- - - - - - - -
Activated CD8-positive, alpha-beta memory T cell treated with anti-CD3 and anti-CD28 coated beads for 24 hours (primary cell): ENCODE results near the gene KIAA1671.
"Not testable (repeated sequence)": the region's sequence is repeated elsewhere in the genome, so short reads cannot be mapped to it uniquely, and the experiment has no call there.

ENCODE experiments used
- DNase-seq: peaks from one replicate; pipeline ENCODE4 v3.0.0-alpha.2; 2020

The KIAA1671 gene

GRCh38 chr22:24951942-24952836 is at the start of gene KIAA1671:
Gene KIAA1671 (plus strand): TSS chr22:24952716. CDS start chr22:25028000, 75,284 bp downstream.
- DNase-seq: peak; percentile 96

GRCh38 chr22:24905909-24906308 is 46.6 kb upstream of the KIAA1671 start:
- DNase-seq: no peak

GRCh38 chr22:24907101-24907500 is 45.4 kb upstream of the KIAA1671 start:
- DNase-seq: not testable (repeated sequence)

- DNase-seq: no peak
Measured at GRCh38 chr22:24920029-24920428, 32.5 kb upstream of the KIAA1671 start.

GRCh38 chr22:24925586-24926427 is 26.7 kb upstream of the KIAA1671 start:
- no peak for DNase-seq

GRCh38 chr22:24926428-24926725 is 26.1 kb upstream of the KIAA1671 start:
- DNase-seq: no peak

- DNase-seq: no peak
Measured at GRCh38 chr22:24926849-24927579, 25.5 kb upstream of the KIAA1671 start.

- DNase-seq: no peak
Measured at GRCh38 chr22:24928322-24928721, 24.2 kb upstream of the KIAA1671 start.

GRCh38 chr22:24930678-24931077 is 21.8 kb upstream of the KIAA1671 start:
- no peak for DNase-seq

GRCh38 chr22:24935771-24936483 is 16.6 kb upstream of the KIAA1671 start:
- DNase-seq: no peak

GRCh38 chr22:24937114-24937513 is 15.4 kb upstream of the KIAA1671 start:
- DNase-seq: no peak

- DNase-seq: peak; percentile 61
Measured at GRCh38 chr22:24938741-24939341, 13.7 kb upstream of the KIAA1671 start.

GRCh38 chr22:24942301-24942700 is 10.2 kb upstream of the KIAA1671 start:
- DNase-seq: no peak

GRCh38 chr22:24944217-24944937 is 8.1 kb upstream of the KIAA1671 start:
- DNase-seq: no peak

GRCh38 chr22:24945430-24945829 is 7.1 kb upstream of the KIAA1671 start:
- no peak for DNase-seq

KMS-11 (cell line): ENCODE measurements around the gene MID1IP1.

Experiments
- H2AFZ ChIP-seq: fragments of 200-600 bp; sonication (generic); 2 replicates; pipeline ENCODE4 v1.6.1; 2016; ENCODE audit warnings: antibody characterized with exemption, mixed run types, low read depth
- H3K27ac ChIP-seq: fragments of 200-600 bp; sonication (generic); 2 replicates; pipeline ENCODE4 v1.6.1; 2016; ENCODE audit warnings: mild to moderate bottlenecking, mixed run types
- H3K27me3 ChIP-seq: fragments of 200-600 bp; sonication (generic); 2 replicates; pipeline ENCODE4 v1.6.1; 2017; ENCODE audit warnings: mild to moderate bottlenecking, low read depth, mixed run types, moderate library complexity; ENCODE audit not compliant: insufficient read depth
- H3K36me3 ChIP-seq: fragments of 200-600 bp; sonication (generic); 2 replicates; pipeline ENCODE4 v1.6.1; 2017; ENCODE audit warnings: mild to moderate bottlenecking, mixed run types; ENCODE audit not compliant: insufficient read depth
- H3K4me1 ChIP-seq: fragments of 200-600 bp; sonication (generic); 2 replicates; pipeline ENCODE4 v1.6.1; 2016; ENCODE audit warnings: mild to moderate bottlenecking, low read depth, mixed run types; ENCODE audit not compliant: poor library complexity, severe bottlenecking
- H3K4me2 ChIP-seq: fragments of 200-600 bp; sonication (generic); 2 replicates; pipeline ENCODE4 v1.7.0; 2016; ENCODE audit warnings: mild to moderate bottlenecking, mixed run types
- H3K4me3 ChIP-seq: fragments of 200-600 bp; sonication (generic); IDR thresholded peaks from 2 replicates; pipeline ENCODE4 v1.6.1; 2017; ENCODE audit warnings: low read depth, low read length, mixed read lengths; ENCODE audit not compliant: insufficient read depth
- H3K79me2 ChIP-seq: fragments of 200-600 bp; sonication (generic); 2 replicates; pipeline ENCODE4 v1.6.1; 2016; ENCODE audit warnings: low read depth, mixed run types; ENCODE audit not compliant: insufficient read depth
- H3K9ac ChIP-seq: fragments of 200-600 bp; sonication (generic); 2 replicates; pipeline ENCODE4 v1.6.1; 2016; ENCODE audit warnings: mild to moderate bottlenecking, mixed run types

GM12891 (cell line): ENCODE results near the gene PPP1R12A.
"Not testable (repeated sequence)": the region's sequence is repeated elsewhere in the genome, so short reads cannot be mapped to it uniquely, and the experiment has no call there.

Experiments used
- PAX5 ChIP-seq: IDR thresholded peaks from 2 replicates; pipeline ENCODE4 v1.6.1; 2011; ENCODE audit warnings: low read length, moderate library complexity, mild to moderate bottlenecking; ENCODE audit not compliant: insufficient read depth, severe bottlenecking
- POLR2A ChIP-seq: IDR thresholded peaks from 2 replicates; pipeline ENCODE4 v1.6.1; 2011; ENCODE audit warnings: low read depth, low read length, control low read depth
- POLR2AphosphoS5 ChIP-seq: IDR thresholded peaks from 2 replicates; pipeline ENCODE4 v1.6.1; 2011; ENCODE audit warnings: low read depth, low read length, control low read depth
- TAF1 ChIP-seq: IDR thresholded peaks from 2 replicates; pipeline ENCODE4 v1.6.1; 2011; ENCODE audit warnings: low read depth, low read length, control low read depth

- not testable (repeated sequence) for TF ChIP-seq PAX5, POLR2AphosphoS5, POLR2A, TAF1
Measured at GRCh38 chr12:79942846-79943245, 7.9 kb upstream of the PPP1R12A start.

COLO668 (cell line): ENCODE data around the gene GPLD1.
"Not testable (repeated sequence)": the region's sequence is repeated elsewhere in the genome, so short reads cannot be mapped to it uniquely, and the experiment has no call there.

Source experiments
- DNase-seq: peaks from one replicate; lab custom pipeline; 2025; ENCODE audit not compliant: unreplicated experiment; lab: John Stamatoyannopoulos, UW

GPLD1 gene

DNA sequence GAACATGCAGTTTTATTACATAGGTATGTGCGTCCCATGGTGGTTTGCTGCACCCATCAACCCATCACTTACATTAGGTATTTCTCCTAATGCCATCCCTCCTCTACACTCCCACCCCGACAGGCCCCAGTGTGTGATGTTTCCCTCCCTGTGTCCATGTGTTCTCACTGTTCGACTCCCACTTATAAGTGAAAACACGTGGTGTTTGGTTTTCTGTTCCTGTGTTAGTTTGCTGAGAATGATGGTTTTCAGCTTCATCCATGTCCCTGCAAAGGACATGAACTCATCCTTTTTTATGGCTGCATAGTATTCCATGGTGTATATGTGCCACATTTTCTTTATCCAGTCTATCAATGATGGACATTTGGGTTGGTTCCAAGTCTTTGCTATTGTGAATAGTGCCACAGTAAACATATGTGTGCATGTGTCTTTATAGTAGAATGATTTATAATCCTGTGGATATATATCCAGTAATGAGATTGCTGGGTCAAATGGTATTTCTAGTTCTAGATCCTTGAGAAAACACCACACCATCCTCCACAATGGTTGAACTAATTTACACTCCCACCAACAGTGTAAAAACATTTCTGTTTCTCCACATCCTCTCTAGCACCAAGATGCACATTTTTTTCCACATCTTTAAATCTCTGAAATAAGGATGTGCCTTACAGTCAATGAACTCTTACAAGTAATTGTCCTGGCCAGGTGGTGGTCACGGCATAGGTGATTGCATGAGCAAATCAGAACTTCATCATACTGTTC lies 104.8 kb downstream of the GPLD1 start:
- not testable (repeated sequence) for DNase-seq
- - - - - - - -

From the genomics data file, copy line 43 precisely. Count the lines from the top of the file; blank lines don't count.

- H3K4me1 ChIP-seq: fragments of 200-600 bp; sonication (generic); 2 replicates; pipeline ENCODE4 v1.6.1; 2016; ENCODE audit warnings: mild to moderate bottlenecking, low read depth, mixed run types; ENCODE audit not compliant: poor library complexity, severe bottlenecking